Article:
Correspondent banking relationships have become a hot topic with BSA/AML over the past few years. The U.S. Treasury Department has placed more importance on the examination of correspondent banking relationships and has added more guidance related to the issues of “de-risking” (terminating/exiting current correspondent banking relationships). This training session will highlight why it is essential to know the risks related to correspondent banking relationships, the regulatory guidance issued for maintaining these relationships and the concept that financial institutions can always make a business decision as they see fit. Why You Should Attend: There are many risks related to acquiring, maintaining and supervising correspondent banking relationships which employees and management of financial institutions need to be aware of. With the enhanced scrutiny by regulators of a financial institution’s compliance program regarding correspondent banking relationships and the trend for financial institutions to rethink their decisions to maintain these relationships, it is important that employees and management of financial institutions are aware of and fully understands correspondent banking regulations and guidance. In this webinar, attendees will learn the risks and responsibilities for maintaining a correspondent banking relationship in 2020. Areas Covered in the Session : Knowing the risk of correspondent banking The responsibilities of the correspondent and respondent bank US regulations dealing with correspondent banking Financial Action Task Force (FATF) recommendations on correspondent banking Know your customer/customer due diligence for correspondent banking When to perform enhanced due diligence What is nesting Knowing the customer’s customer Communications between the correspondent bank and the respondent bank OFAC responsibilities of correspondent banking Who Should Attend: BSA/AML Officers Compliance Officers Enterprise Risk Managers Bank Compliance Officers and Assistants Bank Secrecy Act Officers and Assistants Bank Secrecy Act Analysts Credit Union Compliance Officers Internal Auditors Risk Managers Staff with BSA/AML oversight responsibilities Everyone who deal with correspondent banking risk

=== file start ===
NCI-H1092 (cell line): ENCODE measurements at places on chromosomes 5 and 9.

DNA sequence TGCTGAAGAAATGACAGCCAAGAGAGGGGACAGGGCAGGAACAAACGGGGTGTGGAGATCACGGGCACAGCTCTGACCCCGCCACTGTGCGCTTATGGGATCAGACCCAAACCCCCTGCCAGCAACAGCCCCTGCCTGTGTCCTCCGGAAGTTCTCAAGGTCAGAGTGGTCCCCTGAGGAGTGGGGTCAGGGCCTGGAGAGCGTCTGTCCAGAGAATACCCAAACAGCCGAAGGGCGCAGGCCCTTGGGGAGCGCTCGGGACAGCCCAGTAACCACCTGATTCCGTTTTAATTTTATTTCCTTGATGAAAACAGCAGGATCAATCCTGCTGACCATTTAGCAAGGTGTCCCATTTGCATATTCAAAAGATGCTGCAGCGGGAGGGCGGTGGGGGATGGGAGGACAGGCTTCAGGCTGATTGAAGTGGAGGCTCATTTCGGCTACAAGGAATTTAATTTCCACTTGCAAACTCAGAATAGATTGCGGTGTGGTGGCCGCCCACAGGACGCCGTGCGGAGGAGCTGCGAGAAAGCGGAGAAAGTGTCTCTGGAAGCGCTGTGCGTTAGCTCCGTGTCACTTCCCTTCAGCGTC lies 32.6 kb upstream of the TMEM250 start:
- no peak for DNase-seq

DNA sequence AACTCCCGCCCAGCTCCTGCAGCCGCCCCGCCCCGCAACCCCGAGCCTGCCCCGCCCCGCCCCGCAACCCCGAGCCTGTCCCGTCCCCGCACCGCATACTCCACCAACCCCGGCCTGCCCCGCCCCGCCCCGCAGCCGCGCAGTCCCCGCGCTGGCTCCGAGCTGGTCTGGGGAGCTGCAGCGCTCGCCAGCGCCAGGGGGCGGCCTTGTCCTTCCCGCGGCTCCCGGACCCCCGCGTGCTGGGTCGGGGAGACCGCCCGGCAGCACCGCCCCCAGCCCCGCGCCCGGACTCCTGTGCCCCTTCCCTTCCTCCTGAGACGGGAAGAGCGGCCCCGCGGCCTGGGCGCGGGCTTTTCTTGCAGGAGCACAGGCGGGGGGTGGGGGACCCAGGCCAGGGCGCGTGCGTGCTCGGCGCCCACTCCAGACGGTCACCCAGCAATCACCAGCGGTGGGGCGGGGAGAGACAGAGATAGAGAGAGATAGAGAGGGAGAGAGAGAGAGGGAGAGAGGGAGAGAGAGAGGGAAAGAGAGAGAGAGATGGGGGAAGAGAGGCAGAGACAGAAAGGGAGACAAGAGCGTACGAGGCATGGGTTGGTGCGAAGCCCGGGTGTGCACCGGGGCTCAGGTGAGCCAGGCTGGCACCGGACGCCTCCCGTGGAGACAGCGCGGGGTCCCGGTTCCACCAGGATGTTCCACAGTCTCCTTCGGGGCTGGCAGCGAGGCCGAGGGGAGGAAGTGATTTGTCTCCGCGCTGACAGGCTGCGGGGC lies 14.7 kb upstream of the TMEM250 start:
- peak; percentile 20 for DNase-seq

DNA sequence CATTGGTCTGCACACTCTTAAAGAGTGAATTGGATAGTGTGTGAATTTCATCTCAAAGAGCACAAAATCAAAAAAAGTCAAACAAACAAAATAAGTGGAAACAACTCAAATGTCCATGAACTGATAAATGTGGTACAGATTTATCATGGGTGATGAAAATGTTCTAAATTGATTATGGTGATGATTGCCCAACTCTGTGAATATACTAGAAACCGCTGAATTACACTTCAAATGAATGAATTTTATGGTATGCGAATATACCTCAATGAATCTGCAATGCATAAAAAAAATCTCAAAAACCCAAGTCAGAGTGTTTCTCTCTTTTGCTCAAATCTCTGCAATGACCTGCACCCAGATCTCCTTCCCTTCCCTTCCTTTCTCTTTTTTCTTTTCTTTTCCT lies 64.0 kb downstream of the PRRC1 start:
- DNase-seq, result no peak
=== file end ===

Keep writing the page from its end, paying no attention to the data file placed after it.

This training program will answer questions related to IFRS financial statements and compare them to GAAP based statements using numbers from examples that come from every-day life. The course will also analyze the four key principles of IFRS and the cash flow statement, and discuss using financial statement notes to decode the numbers. This webinar will help attendees recognize the significant differences between IFRS financial statements and GAAP financial statements. They will also learn a consistent method of comparing successfully with the two methods of accounting. Why You Should Attend: Although the focus will be on the two main differences which are asset valuation and revenue recognition rules, the cash flow statement will also be examined in detail to provide a quick way of assessing a company’s ability to survive, pay its bills, and even grow. Further, attendees will be able to look at GAAP and IFRS financial statements to facilitate making economic decisions such as investing and lending. In addition, by looking at practical examples that highlight the fundamental differences introduced by IFRS, they will learn a unique approach to assessing a company’s cash flow and its subsequent ability to pay bills. How do you compare the old GAAP statements with the new IFRS statements? What about volatility in the valuation of significant assets? How does it affect bank financing and collateralization? If a business combination occurs, how are assets transferred? These are among the central themes of the presentation. The speaker will address these and more on how the change from GAAP to IFRS modifies the requirements for the notes to the financial statements and the rules going forward for reevaluating the impairment of goodwill on a year-to-year basis. Areas Covered in the Session : Old GAAP vs. IFRS The four key principles of IFRS A new valuation model – is historical cost gone completely? How revenue has changed under IFRS – how crucial can it be? Follow the money – deciphering the cash flow statement Using financial statement notes to decode the numbers Who Should Attend: Business Owners Compliance Managers and Officers Risk Managers and Officers Controllers Presidents/Vice Presidents Managers/Supervisors CEO/CFO Board Members External Auditors Operational Professionals Finance Professionals Internal Auditors